Leases  ·  Retail

Cheezus: Artisanal Is Not Returning to Park Avenue (South)


Artisanal Fromagerie Bistro, which filed for bankruptcy in March 2017 shortly before it was slated to open at its new home on Park Avenue South, is no longer bowing.

Its 10,550-square-foot TF Cornerstone space (7,550 square feet at grade and 3,000 square feet—usable—in the basement) at the base of the 12-story office building at 387 Park Avenue South is now back on the market with an asking rent of $225 per square foot, a spokeswoman for the landlord told Commercial Observer. She declined to respond to questions about Artisanal but signage for the bistro was dismantled recently.

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Winick Realty Group’s Aaron Fishbein, who is the broker for the retail space at the 215,000-square-foot building along with colleague Steven Baker, said they got possession of the Artisanal space in the beginning of January. He, too, declined to talk about Artisanal except to say that Barry’s Bootcamp took 4,600 square feet of the 12,150-square-foot ground-floor space and Artisanal took the balance of it, as well as the basement.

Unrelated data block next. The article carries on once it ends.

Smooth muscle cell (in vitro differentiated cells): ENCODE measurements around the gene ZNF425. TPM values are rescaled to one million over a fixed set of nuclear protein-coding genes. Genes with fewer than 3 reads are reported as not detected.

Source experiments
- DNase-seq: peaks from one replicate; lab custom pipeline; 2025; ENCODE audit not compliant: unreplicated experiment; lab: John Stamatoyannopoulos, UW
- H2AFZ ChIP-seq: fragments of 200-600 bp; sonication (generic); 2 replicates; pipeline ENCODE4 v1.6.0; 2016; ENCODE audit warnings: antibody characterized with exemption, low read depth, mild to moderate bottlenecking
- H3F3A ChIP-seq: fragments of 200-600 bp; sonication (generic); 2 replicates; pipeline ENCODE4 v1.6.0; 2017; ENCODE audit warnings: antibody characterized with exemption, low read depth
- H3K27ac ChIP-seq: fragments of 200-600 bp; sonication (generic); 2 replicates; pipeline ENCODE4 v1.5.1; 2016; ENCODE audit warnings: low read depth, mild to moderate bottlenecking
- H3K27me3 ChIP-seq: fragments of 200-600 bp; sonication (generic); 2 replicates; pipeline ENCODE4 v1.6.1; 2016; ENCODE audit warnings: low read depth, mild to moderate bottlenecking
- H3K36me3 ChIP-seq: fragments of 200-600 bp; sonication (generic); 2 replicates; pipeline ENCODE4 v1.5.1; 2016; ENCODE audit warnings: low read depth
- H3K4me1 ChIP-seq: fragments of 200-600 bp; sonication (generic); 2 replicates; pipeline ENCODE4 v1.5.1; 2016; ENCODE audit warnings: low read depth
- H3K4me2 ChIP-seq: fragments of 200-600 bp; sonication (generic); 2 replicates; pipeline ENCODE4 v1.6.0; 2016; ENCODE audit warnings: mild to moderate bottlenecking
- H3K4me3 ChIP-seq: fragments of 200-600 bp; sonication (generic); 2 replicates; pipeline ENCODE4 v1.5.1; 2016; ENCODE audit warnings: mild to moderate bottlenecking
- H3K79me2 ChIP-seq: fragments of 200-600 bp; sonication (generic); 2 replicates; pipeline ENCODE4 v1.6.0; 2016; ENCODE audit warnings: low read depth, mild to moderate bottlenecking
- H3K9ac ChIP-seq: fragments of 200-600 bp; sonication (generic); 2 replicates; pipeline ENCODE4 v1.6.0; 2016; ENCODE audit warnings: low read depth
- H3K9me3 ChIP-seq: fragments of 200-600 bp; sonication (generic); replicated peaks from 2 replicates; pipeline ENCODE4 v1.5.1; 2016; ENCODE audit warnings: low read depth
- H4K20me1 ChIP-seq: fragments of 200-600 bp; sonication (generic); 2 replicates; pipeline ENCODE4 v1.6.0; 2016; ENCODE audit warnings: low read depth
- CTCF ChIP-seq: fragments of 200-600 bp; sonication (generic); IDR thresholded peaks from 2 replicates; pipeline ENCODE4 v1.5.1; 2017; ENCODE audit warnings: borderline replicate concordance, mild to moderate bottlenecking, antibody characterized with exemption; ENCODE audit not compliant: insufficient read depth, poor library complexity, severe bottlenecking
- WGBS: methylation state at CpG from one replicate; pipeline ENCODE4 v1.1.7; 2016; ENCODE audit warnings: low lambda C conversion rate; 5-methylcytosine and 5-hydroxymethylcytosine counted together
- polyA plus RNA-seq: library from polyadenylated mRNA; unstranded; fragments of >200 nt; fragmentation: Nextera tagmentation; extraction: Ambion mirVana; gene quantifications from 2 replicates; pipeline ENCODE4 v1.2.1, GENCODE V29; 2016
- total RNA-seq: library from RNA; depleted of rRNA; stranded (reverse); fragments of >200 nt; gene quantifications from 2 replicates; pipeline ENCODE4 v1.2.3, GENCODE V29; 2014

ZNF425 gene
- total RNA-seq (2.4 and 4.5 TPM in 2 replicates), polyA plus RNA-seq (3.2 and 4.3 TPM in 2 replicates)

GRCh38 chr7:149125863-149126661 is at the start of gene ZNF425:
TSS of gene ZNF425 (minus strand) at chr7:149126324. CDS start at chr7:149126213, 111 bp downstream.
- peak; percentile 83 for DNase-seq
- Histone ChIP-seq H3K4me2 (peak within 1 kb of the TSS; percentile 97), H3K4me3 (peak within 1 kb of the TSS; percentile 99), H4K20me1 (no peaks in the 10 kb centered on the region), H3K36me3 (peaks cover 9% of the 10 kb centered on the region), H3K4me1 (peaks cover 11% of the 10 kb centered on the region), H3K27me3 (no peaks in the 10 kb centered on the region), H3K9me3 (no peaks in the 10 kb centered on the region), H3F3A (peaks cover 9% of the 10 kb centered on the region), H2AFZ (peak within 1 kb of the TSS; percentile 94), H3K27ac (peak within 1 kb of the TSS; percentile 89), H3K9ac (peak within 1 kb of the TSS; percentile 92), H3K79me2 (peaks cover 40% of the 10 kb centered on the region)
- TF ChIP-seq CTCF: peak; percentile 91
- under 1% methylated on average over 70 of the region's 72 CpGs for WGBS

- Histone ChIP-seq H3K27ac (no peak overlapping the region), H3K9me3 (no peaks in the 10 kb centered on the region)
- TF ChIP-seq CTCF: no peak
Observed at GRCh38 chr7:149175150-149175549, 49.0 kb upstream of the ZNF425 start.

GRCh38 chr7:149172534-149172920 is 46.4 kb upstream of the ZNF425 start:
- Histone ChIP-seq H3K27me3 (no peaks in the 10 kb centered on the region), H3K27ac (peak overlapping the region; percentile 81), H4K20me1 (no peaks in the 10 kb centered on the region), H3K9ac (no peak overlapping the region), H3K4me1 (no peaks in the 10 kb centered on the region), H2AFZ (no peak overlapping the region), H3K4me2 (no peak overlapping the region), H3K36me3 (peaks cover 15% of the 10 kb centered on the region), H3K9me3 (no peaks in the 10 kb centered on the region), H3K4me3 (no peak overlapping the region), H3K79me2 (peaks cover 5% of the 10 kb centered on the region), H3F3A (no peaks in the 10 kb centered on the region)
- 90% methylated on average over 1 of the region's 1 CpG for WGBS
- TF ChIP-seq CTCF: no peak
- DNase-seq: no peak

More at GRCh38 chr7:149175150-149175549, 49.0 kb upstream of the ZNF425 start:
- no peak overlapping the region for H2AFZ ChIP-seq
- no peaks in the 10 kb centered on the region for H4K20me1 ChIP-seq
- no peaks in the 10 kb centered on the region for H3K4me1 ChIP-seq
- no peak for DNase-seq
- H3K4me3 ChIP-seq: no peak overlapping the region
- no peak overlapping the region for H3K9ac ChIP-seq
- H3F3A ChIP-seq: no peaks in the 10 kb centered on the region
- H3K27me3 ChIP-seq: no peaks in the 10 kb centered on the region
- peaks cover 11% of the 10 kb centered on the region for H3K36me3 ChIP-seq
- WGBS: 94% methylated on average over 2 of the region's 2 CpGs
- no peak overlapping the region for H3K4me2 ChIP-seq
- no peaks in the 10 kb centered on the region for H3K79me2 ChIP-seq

In February 2015, the landlord of 2 Park Avenue, Morgan Stanley (MS), decided not to renew Artisanal’s lease, the same month Artisanal formed a new ownership entity with Artisanal owner Stephanie Schulman, who is romantically linked to the previous owner Vincent S. Bonfittodrory, a.k.a. Sarid Drory. As CO reported in November 2015, Artisanal signed a lease to relocate to 285 PAS from 2 Park Avenue.

The cheese-focused brasserie was initially going to open in the new digs on Park Avenue South between East 27th and East 28th Streets in summer 2016. The company filed for Chapter 11 bankruptcy in August 2016 and then again in March 2017. The latter one—in which Artisanal allegedly owes its former landlord over $3 million for unpaid rent, etc.—is still ongoing. The summer 2016 opening date got delayed to June 2017, and those plans have faded away. Meanwhile, Artisanal’s website doesn’t reflect a change in plans.

“Their plan to leave all their liabilities with the old entity did not work,” weighed in Adam Stein-Sapir, a co-managing partner of Pioneer Funding Group, which specializes in analyzing and investing in bankruptcy cases, and who is not involved in the case. “Also because of the controversy over the first filing they may have had trouble raising new money to open the second restaurant.”

The developer acquired the pre-war building in 2005 and gave it a makeover in early 2015, including a glass facade from the base to the third floor, and renovations to the lobby, elevators and roof deck featuring a glass penthouse.

A. Mitchell Greene of Robinson Brog Leinwand Greene Genovese & Gluck, the attorney for the eatery during the March 2017 bankruptcy, didn’t respond to requests for comment.